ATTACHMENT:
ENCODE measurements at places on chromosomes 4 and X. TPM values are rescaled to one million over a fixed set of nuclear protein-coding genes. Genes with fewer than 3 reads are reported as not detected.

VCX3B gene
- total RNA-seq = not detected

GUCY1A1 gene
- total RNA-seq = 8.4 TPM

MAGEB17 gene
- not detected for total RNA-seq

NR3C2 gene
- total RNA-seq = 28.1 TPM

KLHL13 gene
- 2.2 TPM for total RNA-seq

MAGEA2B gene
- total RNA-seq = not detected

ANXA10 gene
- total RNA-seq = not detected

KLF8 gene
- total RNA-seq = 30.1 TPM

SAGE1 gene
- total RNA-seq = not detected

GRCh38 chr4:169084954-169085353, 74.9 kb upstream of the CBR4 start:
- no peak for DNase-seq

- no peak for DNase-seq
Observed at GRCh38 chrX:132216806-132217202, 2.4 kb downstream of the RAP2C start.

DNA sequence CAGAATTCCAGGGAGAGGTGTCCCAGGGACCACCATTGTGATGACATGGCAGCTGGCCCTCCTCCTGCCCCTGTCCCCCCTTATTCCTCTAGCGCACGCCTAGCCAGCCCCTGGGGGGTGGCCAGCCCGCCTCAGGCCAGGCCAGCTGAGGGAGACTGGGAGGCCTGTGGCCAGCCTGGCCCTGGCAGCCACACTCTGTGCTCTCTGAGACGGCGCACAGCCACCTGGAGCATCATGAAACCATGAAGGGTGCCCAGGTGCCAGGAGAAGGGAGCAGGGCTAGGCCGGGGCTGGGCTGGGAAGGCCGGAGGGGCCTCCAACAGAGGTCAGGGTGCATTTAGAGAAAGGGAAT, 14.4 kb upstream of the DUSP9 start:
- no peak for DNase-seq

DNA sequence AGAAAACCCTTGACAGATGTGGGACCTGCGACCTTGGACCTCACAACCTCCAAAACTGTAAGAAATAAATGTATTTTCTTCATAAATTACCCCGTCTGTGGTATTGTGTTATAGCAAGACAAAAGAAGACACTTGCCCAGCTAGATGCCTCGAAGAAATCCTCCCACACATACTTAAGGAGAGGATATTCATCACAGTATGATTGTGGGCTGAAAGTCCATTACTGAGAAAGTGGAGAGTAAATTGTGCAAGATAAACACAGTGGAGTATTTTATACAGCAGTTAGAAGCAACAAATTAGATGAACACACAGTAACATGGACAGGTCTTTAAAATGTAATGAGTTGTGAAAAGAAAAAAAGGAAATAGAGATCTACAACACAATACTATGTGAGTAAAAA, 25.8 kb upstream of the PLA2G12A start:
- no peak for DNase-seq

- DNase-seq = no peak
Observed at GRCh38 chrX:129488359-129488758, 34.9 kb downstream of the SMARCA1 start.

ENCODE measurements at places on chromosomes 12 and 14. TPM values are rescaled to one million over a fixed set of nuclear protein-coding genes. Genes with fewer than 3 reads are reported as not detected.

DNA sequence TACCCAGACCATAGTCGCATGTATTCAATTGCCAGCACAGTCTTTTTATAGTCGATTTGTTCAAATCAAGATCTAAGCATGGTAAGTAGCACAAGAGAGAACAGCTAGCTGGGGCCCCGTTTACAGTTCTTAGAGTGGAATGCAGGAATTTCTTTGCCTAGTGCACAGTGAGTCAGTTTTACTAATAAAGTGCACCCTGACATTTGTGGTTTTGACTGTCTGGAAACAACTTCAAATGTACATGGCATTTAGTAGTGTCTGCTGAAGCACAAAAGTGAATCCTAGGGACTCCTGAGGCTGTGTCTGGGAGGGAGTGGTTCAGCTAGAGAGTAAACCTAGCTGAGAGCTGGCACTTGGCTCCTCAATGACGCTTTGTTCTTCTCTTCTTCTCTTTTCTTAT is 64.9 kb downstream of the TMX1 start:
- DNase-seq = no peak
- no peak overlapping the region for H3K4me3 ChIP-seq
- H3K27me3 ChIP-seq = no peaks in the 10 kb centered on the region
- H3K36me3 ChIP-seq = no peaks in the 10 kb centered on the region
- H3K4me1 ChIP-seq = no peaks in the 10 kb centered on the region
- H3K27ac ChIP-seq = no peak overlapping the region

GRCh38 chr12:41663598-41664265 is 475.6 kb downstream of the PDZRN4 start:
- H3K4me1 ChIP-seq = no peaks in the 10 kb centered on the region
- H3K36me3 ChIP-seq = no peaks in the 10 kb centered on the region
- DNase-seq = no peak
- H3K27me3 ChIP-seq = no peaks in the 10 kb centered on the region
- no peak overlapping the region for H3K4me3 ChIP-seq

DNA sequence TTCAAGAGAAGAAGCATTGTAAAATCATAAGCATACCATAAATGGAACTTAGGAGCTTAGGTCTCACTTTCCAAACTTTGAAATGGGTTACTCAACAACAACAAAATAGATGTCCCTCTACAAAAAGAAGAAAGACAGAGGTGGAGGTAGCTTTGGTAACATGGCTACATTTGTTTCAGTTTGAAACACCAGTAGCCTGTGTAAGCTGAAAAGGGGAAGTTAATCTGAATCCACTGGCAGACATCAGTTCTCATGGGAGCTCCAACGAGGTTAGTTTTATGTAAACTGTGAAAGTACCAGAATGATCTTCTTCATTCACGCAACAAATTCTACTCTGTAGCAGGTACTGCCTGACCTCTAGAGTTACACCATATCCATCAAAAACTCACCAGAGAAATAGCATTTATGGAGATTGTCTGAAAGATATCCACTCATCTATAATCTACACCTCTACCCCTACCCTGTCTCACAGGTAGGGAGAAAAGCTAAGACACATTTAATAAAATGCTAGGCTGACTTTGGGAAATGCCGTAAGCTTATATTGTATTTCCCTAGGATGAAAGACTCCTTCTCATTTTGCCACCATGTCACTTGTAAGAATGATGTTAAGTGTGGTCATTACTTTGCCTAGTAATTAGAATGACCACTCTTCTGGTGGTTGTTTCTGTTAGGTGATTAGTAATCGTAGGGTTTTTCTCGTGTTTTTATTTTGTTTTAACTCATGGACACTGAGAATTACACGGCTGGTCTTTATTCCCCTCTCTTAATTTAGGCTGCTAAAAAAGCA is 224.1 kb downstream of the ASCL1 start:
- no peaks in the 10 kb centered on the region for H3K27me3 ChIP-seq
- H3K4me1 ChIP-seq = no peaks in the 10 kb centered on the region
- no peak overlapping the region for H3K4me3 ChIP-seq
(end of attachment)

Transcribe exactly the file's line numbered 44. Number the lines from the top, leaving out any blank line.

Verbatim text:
DNA sequence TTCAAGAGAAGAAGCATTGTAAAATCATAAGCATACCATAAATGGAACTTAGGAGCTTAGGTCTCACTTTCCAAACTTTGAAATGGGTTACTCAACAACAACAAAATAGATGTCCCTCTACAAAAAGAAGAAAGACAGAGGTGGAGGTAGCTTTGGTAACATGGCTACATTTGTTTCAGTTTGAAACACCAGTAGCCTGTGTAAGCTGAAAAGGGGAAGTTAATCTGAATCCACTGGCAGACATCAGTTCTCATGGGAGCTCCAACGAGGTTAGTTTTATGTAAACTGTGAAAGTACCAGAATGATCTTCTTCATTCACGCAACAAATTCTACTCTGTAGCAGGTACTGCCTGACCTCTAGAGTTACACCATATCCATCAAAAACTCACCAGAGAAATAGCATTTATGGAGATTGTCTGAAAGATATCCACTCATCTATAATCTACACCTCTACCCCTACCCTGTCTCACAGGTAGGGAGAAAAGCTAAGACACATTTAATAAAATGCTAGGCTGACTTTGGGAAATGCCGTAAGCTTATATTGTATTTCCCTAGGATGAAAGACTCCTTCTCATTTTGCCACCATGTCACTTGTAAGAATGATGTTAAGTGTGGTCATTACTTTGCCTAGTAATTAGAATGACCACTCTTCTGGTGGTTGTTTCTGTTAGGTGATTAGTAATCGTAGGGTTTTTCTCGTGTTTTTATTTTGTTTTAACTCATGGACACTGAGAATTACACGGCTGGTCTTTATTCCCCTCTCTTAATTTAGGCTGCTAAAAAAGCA is 224.1 kb downstream of the ASCL1 start: